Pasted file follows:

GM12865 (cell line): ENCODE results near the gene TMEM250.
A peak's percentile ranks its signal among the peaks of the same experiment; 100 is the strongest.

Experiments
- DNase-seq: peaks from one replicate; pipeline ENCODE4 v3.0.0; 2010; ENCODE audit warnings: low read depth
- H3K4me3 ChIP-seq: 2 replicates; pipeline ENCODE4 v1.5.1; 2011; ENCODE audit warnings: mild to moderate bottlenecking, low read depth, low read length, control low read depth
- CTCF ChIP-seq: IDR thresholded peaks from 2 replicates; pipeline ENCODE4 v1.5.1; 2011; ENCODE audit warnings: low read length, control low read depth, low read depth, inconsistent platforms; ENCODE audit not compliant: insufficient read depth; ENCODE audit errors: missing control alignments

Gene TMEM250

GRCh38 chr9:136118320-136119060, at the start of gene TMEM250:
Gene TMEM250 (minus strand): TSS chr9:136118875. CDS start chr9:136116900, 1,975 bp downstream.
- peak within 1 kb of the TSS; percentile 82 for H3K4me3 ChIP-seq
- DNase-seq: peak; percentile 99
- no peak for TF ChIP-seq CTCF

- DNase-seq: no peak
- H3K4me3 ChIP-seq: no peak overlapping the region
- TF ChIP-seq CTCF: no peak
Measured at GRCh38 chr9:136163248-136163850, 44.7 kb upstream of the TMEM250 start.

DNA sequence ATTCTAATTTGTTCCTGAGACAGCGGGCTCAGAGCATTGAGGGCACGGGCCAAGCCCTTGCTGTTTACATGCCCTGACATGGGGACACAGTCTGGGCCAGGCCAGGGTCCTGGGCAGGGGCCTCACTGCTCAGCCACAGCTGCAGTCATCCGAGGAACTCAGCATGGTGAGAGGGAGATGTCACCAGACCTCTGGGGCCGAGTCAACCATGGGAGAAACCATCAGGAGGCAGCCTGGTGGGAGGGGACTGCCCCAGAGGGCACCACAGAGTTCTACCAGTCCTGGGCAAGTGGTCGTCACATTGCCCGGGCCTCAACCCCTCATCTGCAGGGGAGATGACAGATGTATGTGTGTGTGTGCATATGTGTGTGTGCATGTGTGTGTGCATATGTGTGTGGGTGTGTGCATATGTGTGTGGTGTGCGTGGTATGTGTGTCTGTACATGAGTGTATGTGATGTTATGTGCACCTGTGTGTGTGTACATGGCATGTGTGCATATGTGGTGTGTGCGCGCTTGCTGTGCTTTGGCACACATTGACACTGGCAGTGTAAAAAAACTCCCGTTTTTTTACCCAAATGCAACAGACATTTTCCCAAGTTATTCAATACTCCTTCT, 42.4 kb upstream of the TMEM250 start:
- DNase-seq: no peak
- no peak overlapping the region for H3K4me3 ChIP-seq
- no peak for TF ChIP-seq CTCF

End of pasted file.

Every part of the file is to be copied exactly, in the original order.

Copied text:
GM12865 (cell line): ENCODE results near the gene TMEM250.
A peak's percentile ranks its signal among the peaks of the same experiment; 100 is the strongest.

Experiments
- DNase-seq: peaks from one replicate; pipeline ENCODE4 v3.0.0; 2010; ENCODE audit warnings: low read depth
- H3K4me3 ChIP-seq: 2 replicates; pipeline ENCODE4 v1.5.1; 2011; ENCODE audit warnings: mild to moderate bottlenecking, low read depth, low read length, control low read depth
- CTCF ChIP-seq: IDR thresholded peaks from 2 replicates; pipeline ENCODE4 v1.5.1; 2011; ENCODE audit warnings: low read length, control low read depth, low read depth, inconsistent platforms; ENCODE audit not compliant: insufficient read depth; ENCODE audit errors: missing control alignments

Gene TMEM250

GRCh38 chr9:136118320-136119060, at the start of gene TMEM250:
Gene TMEM250 (minus strand): TSS chr9:136118875. CDS start chr9:136116900, 1,975 bp downstream.
- peak within 1 kb of the TSS; percentile 82 for H3K4me3 ChIP-seq
- DNase-seq: peak; percentile 99
- no peak for TF ChIP-seq CTCF

- DNase-seq: no peak
- H3K4me3 ChIP-seq: no peak overlapping the region
- TF ChIP-seq CTCF: no peak
Measured at GRCh38 chr9:136163248-136163850, 44.7 kb upstream of the TMEM250 start.

DNA sequence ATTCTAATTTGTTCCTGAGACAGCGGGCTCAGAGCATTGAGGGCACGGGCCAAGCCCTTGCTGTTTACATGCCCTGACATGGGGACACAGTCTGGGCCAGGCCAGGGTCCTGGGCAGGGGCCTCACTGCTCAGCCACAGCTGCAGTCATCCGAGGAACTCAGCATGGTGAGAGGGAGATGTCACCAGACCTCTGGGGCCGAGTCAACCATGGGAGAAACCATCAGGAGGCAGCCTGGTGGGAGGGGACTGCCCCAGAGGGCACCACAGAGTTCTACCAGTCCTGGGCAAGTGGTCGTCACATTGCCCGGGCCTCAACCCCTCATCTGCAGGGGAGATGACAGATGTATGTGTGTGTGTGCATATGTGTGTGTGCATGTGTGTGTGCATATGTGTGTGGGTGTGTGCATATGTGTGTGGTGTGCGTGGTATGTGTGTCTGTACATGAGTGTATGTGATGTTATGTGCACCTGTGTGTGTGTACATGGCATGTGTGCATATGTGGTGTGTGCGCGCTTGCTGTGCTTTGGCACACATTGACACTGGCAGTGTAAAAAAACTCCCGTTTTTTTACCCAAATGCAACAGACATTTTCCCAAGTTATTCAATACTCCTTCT, 42.4 kb upstream of the TMEM250 start:
- DNase-seq: no peak
- no peak overlapping the region for H3K4me3 ChIP-seq
- no peak for TF ChIP-seq CTCF